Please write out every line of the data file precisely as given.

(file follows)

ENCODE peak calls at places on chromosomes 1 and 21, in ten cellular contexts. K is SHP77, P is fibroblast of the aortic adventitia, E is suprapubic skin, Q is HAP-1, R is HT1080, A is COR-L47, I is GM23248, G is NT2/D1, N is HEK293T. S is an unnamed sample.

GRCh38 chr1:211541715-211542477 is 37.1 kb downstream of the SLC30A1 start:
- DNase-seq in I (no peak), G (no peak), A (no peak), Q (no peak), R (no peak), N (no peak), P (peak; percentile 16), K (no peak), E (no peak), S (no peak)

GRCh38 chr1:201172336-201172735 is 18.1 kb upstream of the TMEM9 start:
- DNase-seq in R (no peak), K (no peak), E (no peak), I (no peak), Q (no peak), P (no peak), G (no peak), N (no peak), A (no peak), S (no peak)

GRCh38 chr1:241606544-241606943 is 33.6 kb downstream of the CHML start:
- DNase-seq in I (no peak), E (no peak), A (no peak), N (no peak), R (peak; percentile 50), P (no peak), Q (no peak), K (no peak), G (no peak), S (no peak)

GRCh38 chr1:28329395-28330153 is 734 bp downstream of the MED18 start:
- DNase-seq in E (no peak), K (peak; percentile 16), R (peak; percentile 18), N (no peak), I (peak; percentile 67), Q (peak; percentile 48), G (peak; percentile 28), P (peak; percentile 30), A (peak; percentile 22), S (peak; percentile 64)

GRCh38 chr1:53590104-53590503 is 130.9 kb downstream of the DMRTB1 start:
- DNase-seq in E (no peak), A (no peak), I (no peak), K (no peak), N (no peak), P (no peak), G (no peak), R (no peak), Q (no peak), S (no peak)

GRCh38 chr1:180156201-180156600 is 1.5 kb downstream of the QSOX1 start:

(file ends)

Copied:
ENCODE peak calls at places on chromosomes 1 and 21, in ten cellular contexts. K is SHP77, P is fibroblast of the aortic adventitia, E is suprapubic skin, Q is HAP-1, R is HT1080, A is COR-L47, I is GM23248, G is NT2/D1, N is HEK293T. S is an unnamed sample.

GRCh38 chr1:211541715-211542477 is 37.1 kb downstream of the SLC30A1 start:
- DNase-seq in I (no peak), G (no peak), A (no peak), Q (no peak), R (no peak), N (no peak), P (peak; percentile 16), K (no peak), E (no peak), S (no peak)

GRCh38 chr1:201172336-201172735 is 18.1 kb upstream of the TMEM9 start:
- DNase-seq in R (no peak), K (no peak), E (no peak), I (no peak), Q (no peak), P (no peak), G (no peak), N (no peak), A (no peak), S (no peak)

GRCh38 chr1:241606544-241606943 is 33.6 kb downstream of the CHML start:
- DNase-seq in I (no peak), E (no peak), A (no peak), N (no peak), R (peak; percentile 50), P (no peak), Q (no peak), K (no peak), G (no peak), S (no peak)

GRCh38 chr1:28329395-28330153 is 734 bp downstream of the MED18 start:
- DNase-seq in E (no peak), K (peak; percentile 16), R (peak; percentile 18), N (no peak), I (peak; percentile 67), Q (peak; percentile 48), G (peak; percentile 28), P (peak; percentile 30), A (peak; percentile 22), S (peak; percentile 64)

GRCh38 chr1:53590104-53590503 is 130.9 kb downstream of the DMRTB1 start:
- DNase-seq in E (no peak), A (no peak), I (no peak), K (no peak), N (no peak), P (no peak), G (no peak), R (no peak), Q (no peak), S (no peak)

GRCh38 chr1:180156201-180156600 is 1.5 kb downstream of the QSOX1 start: